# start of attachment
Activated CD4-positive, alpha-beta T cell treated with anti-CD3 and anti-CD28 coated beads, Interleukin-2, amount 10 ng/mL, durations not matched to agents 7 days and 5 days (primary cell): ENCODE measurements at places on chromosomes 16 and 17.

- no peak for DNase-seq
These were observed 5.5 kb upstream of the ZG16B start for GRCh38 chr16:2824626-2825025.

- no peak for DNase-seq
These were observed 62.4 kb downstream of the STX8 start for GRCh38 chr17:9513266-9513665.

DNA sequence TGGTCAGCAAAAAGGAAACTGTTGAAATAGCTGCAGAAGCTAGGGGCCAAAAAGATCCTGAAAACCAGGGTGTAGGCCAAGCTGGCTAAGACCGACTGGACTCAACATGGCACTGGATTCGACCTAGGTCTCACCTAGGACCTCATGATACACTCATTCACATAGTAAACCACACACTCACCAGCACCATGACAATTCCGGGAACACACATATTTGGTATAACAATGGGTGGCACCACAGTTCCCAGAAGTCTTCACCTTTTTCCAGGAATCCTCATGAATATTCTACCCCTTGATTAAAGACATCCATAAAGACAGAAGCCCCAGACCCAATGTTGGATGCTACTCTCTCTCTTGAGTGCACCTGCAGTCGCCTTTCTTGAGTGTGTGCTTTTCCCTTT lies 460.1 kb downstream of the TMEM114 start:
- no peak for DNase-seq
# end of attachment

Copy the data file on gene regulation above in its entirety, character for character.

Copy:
Activated CD4-positive, alpha-beta T cell treated with anti-CD3 and anti-CD28 coated beads, Interleukin-2, amount 10 ng/mL, durations not matched to agents 7 days and 5 days (primary cell): ENCODE measurements at places on chromosomes 16 and 17.

- no peak for DNase-seq
These were observed 5.5 kb upstream of the ZG16B start for GRCh38 chr16:2824626-2825025.

- no peak for DNase-seq
These were observed 62.4 kb downstream of the STX8 start for GRCh38 chr17:9513266-9513665.

DNA sequence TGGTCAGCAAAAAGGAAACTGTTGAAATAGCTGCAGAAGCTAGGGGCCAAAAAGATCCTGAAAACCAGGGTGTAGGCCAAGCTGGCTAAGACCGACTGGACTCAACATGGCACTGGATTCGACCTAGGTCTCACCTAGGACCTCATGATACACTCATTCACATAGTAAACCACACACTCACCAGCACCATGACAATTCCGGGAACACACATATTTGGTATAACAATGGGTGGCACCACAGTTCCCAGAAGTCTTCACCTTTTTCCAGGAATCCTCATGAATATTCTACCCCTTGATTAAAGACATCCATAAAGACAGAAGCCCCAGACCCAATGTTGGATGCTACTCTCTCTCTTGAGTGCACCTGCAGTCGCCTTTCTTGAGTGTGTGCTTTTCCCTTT lies 460.1 kb downstream of the TMEM114 start:
- no peak for DNase-seq